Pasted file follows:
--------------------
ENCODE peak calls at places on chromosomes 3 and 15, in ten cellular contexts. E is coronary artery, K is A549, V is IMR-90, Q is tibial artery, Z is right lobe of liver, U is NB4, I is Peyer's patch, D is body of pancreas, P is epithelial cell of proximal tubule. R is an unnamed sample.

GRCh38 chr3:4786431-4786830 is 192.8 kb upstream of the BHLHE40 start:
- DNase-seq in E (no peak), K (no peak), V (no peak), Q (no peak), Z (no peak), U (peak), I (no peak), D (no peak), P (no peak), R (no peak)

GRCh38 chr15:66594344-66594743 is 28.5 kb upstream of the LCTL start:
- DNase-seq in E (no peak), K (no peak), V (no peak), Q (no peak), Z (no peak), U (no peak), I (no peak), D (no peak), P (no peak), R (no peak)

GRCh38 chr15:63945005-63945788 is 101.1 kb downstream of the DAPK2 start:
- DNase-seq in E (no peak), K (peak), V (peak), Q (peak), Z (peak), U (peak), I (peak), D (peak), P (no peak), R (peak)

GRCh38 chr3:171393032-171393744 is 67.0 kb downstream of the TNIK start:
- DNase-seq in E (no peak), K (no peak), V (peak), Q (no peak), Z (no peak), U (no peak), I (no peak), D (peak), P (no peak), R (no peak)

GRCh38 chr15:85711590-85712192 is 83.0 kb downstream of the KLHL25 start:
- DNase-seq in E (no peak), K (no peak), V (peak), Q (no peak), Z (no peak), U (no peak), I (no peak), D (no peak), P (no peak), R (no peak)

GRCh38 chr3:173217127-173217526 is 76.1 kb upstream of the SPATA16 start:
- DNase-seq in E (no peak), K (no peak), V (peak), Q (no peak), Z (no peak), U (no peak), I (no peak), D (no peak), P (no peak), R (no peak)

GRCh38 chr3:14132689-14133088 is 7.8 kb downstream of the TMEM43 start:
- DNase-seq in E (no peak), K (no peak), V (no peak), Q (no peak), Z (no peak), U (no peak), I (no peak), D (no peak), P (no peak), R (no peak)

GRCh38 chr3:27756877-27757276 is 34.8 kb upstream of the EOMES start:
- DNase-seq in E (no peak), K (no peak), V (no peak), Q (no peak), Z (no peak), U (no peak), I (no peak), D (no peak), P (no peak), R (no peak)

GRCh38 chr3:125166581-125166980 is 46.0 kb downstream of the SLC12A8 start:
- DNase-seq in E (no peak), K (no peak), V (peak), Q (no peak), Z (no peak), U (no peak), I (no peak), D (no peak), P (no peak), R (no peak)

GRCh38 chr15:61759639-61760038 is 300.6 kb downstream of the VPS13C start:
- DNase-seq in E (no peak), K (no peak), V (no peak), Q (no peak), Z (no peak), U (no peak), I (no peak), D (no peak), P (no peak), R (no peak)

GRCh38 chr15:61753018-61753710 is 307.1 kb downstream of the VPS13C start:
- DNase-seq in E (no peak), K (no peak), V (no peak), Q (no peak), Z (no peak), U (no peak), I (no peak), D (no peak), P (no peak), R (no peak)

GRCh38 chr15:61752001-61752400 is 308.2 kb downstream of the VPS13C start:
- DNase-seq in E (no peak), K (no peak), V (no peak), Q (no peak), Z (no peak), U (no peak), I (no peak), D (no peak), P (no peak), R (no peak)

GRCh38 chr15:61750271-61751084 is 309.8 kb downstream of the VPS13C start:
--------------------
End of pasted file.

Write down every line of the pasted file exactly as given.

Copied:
ENCODE peak calls at places on chromosomes 3 and 15, in ten cellular contexts. E is coronary artery, K is A549, V is IMR-90, Q is tibial artery, Z is right lobe of liver, U is NB4, I is Peyer's patch, D is body of pancreas, P is epithelial cell of proximal tubule. R is an unnamed sample.

GRCh38 chr3:4786431-4786830 is 192.8 kb upstream of the BHLHE40 start:
- DNase-seq in E (no peak), K (no peak), V (no peak), Q (no peak), Z (no peak), U (peak), I (no peak), D (no peak), P (no peak), R (no peak)

GRCh38 chr15:66594344-66594743 is 28.5 kb upstream of the LCTL start:
- DNase-seq in E (no peak), K (no peak), V (no peak), Q (no peak), Z (no peak), U (no peak), I (no peak), D (no peak), P (no peak), R (no peak)

GRCh38 chr15:63945005-63945788 is 101.1 kb downstream of the DAPK2 start:
- DNase-seq in E (no peak), K (peak), V (peak), Q (peak), Z (peak), U (peak), I (peak), D (peak), P (no peak), R (peak)

GRCh38 chr3:171393032-171393744 is 67.0 kb downstream of the TNIK start:
- DNase-seq in E (no peak), K (no peak), V (peak), Q (no peak), Z (no peak), U (no peak), I (no peak), D (peak), P (no peak), R (no peak)

GRCh38 chr15:85711590-85712192 is 83.0 kb downstream of the KLHL25 start:
- DNase-seq in E (no peak), K (no peak), V (peak), Q (no peak), Z (no peak), U (no peak), I (no peak), D (no peak), P (no peak), R (no peak)

GRCh38 chr3:173217127-173217526 is 76.1 kb upstream of the SPATA16 start:
- DNase-seq in E (no peak), K (no peak), V (peak), Q (no peak), Z (no peak), U (no peak), I (no peak), D (no peak), P (no peak), R (no peak)

GRCh38 chr3:14132689-14133088 is 7.8 kb downstream of the TMEM43 start:
- DNase-seq in E (no peak), K (no peak), V (no peak), Q (no peak), Z (no peak), U (no peak), I (no peak), D (no peak), P (no peak), R (no peak)

GRCh38 chr3:27756877-27757276 is 34.8 kb upstream of the EOMES start:
- DNase-seq in E (no peak), K (no peak), V (no peak), Q (no peak), Z (no peak), U (no peak), I (no peak), D (no peak), P (no peak), R (no peak)

GRCh38 chr3:125166581-125166980 is 46.0 kb downstream of the SLC12A8 start:
- DNase-seq in E (no peak), K (no peak), V (peak), Q (no peak), Z (no peak), U (no peak), I (no peak), D (no peak), P (no peak), R (no peak)

GRCh38 chr15:61759639-61760038 is 300.6 kb downstream of the VPS13C start:
- DNase-seq in E (no peak), K (no peak), V (no peak), Q (no peak), Z (no peak), U (no peak), I (no peak), D (no peak), P (no peak), R (no peak)

GRCh38 chr15:61753018-61753710 is 307.1 kb downstream of the VPS13C start:
- DNase-seq in E (no peak), K (no peak), V (no peak), Q (no peak), Z (no peak), U (no peak), I (no peak), D (no peak), P (no peak), R (no peak)

GRCh38 chr15:61752001-61752400 is 308.2 kb downstream of the VPS13C start:
- DNase-seq in E (no peak), K (no peak), V (no peak), Q (no peak), Z (no peak), U (no peak), I (no peak), D (no peak), P (no peak), R (no peak)

GRCh38 chr15:61750271-61751084 is 309.8 kb downstream of the VPS13C start: